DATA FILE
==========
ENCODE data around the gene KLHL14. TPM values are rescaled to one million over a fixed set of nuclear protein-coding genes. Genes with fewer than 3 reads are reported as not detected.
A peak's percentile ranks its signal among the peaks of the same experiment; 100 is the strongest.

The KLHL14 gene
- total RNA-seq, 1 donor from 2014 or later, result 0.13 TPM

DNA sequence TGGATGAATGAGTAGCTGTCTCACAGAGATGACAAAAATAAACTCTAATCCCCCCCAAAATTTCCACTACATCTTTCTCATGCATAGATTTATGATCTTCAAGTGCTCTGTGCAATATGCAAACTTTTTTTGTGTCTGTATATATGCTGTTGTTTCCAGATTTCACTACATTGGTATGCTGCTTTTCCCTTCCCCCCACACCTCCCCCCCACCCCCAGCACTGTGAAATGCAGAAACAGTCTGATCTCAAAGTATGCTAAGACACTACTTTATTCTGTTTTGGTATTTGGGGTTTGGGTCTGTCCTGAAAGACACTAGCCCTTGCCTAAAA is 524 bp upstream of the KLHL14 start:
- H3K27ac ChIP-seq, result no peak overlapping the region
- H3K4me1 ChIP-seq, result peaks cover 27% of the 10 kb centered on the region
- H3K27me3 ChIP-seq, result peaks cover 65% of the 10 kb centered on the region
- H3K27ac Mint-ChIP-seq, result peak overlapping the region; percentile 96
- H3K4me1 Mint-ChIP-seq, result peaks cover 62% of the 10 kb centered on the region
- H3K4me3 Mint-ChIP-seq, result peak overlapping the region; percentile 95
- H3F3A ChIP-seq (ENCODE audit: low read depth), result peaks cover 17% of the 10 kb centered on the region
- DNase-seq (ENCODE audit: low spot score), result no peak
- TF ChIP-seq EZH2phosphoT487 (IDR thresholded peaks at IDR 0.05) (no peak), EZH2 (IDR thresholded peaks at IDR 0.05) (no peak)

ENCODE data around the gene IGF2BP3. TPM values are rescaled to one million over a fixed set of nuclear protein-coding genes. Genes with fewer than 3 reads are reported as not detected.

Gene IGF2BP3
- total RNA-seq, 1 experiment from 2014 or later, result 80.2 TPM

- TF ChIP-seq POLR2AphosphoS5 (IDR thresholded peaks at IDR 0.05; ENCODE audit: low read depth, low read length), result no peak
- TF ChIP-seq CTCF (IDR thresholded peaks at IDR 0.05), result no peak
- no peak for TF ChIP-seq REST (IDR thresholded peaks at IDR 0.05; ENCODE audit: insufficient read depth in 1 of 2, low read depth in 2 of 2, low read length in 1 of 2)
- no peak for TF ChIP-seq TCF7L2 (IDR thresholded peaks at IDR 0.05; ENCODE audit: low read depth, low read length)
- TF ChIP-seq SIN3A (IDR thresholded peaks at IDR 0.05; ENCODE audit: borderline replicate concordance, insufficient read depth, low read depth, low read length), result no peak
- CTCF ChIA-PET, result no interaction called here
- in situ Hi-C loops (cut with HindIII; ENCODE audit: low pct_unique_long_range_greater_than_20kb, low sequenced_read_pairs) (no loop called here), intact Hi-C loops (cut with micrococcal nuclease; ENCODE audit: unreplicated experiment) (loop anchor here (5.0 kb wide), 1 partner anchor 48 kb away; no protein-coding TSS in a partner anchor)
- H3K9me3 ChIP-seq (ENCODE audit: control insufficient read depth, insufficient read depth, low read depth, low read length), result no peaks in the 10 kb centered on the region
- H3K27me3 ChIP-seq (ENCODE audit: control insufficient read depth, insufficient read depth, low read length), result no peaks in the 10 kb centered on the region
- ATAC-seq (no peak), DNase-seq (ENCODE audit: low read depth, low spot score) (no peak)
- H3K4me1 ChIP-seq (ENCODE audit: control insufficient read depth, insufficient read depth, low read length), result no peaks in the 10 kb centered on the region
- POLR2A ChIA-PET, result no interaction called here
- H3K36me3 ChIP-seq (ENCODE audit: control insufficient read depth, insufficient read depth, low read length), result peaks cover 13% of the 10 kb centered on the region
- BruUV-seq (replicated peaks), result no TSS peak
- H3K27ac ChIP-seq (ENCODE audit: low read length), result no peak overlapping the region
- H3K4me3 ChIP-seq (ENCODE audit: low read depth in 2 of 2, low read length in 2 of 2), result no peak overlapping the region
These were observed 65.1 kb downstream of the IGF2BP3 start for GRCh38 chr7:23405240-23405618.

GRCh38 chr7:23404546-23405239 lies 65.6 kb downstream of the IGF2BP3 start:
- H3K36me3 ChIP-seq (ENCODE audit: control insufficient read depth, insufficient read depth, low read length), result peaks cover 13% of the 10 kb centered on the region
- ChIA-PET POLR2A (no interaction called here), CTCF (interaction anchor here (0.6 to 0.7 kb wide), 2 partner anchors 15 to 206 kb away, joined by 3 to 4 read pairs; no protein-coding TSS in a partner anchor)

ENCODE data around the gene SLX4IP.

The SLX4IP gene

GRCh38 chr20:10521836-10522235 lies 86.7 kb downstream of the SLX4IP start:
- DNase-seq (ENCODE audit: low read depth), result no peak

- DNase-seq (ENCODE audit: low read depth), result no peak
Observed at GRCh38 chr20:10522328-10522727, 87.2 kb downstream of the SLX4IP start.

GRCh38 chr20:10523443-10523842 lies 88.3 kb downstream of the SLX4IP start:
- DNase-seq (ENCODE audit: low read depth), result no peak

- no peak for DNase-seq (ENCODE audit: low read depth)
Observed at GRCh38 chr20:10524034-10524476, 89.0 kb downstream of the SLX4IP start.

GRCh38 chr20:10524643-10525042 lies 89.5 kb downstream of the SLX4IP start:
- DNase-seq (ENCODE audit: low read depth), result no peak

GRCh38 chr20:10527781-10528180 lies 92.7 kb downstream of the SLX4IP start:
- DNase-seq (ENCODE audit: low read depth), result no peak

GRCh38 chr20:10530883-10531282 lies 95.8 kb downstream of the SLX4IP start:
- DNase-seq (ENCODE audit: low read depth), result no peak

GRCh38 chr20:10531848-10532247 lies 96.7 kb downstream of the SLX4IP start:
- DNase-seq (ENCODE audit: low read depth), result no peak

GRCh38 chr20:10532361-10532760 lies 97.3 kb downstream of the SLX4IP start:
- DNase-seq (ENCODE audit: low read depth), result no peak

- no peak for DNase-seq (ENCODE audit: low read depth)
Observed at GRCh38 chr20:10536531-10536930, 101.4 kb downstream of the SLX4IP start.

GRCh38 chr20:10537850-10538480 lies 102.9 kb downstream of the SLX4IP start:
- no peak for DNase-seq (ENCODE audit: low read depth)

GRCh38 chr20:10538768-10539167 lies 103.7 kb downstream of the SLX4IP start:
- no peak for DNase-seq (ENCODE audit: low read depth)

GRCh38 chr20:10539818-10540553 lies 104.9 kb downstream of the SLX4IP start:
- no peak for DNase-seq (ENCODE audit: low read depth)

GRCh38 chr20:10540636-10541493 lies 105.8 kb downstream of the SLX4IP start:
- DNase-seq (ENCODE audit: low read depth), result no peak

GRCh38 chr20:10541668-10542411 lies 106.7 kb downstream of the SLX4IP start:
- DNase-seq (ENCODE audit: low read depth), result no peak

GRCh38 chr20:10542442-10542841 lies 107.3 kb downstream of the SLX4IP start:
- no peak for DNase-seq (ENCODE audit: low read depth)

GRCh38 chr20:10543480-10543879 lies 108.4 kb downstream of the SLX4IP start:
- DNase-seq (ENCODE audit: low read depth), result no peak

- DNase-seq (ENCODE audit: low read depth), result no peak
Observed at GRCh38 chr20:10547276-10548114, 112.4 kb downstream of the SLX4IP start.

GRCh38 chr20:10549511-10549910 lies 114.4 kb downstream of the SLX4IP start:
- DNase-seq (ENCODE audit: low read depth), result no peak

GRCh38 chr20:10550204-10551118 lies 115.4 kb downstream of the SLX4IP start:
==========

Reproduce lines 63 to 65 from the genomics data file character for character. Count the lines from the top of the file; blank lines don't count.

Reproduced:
- no peak for DNase-seq (ENCODE audit: low read depth)

GRCh38 chr20:10539818-10540553 lies 104.9 kb downstream of the SLX4IP start:
- no peak for DNase-seq (ENCODE audit: low read depth)